Re: Nat. Ctr for Victims of Crime
Posted by Sharon on 10/06/10
Interesting link. I would say that this situation definately
applies to Mike B's deeply seeded and long term hatred toward
you, while stating he knows personal things about your life
for many years; while he (she?) fails to disclose their
Some of the stuff he (she?) posts on this board about you,
gives me the willies of knowing this person obviously knows
where you live, does not like you..yet will not disclose who
they are that is in such physically close proximaty to you.
It is real obvious Mike B is not on this board because they
care of the issue of black mold. They are only here because
you are here.
"A U.S. Department of Justice report estimates that there may
be tens or even hundreds of thousands of cyberstalking
victims in the United States (Report on Cyberstalking, 1999).
A 1997 nationwide survey conducted by the University of
Cincinnati found that almost 25% of stalking incidents among
college age women involved cyberstalking (Report on
Cyberstalking can be defined as threatening behavior or
unwanted advances directed at another using the Internet and
other forms of online and computer communications.
Cyberstalkers target their victims through chat rooms,
message boards, discussion forums, and e-mail. Cyberstalking
takes many forms such as: threatening or obscene e-mail;
spamming (in which a stalker sends a victim a multitude of
junk e-mail); live chat harassment or flaming (online verbal
abuse); leaving improper messages on message boards...
Similar to stalking off-line, online stalking can be a
terrifying experience for victims, placing them at risk of
psychological trauma, and possible physical harm. Many
cyberstalking situations do evolve into off-line stalking,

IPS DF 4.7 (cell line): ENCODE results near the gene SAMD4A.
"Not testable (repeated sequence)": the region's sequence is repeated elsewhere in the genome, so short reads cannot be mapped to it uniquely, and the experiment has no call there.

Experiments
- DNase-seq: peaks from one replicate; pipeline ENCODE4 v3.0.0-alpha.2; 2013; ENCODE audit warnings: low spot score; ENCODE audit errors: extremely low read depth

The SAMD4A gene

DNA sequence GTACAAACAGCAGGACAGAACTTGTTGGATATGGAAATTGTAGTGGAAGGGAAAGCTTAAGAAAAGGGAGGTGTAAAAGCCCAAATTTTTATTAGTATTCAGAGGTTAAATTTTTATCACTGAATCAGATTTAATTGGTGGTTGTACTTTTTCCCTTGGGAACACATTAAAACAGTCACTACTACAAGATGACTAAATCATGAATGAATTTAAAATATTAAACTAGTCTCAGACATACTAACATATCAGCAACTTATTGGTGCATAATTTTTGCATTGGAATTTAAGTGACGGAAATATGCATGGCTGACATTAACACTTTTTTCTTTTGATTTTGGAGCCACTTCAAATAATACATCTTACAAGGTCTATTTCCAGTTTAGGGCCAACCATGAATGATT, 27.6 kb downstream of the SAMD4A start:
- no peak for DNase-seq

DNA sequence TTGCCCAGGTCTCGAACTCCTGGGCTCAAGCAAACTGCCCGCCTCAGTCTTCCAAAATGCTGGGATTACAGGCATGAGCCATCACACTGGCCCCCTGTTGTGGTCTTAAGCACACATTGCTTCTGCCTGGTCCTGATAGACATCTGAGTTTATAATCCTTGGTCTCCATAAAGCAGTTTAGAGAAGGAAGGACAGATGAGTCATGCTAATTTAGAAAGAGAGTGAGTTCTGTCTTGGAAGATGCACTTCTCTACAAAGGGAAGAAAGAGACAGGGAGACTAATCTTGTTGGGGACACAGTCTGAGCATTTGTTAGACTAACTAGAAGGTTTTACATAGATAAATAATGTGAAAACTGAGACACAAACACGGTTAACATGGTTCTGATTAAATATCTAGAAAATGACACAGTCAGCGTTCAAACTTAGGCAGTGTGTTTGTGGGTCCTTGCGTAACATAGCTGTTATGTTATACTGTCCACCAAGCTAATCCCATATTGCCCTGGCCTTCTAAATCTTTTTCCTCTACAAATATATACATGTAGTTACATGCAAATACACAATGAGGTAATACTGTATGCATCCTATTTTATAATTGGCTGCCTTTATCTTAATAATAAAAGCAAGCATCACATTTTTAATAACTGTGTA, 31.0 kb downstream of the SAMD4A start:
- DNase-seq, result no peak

and a victim may experience abusive and excessive phone
calls, vandalism, threatening or obscene mail, trespassing,
and physical assault.
Cyberstalking and the Law
...Stalking laws and other statutes criminalizing harassment
behavior currently in effect in many states may already
address this issue by making it a crime to communicate by any
means with the intent to harass or alarm the victim.
States have begun to address the use of computer equipment
for stalking purposes by including provisions prohibiting
such activity in both harassment and anti-stalking
legislation (Riveira, 1,2). A handful of states, such as
Alabama, Arizona, Connecticut, Hawaii, Illinois, New
Hampshire and New York have specifically including
prohibitions against harassing electronic, computer or e-mail
communications in their harassment legislation. Alaska,
Oklahoma, Wyoming, and more recently, California, have
incorporated electronically communicated statements as
conduct constituting stalking in their anti-stalking laws. A
few states have both stalking and harassment statutes that
criminalize threatening and unwanted electronic
communications. Other states have laws other than harassment
or anti-stalking statutes that prohibit misuse of computer
communications and e-mail, while others have passed laws
containing broad language that can be interpreted to include
cyberstalking behaviors (Gregorie).
> Recent federal law has addressed cyberstalking as well. The
Violence Against Women Act, passed in 2000, made
cyberstalking a part of the federal interstate stalking
statute. Other federal legislation that addresses
cyberstalking has been introduced recently, but no such
measures have yet been enacted. Consequently, there remains a
lack of legislation at the federal level to specifically
address cyberstalking, leaving the majority of legislative
prohibitions against cyberstalking at the state level
If you are a Victim of Cyberstalking
Victims who are under the age of 18 should tell their parents
or another adult they trust about any harassments and/or
Experts suggest that in cases where the offender is known,
victims should send the stalker a clear written warning.
Specifically, victims should communicate that the contact is
unwanted, and ask the perpetrator to cease sending
communications of any kind. Victims should do this only once.
Then, no matter the response, victims should under no